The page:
This month I’m featuring three novels with strong female protagonists and lovely covers. Happy reading!

Becoming Mrs. Smith by Tanya Williams (Available October 10, 2017)

Historical Fiction – World War II South Dakota

In a nutshell: The first in a three part series (two novellas and a full length novel), Becoming Mrs. Smith follows the story of Violet and John from their first meeting as children throughout their relationship during the horrors of World War II. Left with a weak heart after suffering from scarlet fever as a child, Violet is devastated when John enlists in World War II and wonders if the world will ever be right again. Through the series of letters they send to one another, Violet must face her fears and learn how to have hope even in the midst of an uncertain future.

My take: I very rarely read novellas unless I have prior experience with the author’s work. Well, I had the chance to advance read this novella for Tanya Williams, and I am so glad that I did, because it was wonderful! I was a cheerleader for Violet and John from the very beginning, and their relationship both warmed and completely broke my heart. It was one of those stories where you find yourself feeling right along with the characters, and loving them even when their actions are not always so loveable. To express so much in only 110 pages is a grand feat unto itself, and I’m eagerly anticipating the next part.

For more information visit:


Rebel Mechanics by Shanna Swendson

Alternate Historical Fiction/Steampunk – 1888 New York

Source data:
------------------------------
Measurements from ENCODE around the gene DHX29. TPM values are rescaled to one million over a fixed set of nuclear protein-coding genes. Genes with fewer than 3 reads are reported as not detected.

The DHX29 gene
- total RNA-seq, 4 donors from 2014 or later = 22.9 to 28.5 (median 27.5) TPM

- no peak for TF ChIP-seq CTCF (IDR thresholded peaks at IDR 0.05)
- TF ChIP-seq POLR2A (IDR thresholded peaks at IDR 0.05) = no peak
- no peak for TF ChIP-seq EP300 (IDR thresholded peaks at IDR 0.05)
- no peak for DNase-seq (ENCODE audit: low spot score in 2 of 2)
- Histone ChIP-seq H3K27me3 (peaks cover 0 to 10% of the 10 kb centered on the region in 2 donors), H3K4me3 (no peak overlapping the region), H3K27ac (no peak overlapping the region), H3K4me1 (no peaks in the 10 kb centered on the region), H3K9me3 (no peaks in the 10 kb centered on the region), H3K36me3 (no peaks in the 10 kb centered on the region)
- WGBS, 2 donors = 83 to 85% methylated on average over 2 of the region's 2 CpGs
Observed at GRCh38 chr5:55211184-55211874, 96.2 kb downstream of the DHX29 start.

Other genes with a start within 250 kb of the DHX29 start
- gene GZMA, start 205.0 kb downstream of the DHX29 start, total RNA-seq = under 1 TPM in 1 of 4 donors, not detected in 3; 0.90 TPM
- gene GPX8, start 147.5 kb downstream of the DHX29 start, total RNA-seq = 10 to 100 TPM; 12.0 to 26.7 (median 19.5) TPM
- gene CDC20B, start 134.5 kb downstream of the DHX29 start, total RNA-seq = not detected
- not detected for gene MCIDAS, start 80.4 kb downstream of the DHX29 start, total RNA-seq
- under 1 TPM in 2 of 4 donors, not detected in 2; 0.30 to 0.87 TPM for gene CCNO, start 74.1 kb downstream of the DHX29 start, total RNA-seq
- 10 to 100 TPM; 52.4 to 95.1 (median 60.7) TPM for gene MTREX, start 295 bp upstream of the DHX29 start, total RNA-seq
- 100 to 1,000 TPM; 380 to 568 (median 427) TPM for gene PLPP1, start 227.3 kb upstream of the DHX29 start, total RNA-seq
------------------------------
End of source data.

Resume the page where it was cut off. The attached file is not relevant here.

In a nutshell: What would America be like if the revolution never happened and instead the wealthy and powerful lorded over us all with magic? Magic, really? Yes, stay with me. The wealthy and powerful might have all the magic, but that doesn’t stop some of the people – the Rebel Mechanics – from putting on their work goggles and building machines that do everything magic can do and more. With their steam powered contraptions, freedom is just on the horizon! In walks Verity Newton, hired as a magister governess and also unexpectedly recruited as a spy to the mechanics. As she becomes more entrenched in the cause, she realizes a bigger battle is coming, but who can she trust when no one is exactly as they seem?

My take: My first note is that this is a good example of how traditional publishing and indie publishing can work hand in hand. Book 1 in this trilogy is traditionally published, while books two and three are indie. We all love books, why should we fight about how they’re published?

Now onto the book!

I haven’t read many alternate histories and I haven’t read much steampunk, but this series was both and I really enjoyed it. I thought the premise of what would happen if the American Revolution never occurred was an interesting one, although I’m not sure that I needed to have magic incorporated as the answer. But the author brought up some good points within the magical sphere about social responsibility and how even small differences can separate people. One change I would have made is to have these written from multiple viewpoints, instead of only from Verity’s POV. There were so many playful and strong characters in the rebel movement that we only saw pieces of, and it would have been interesting to expand their stories. Maybe give a few of them their own spin off novellas? Hmm, just a thought.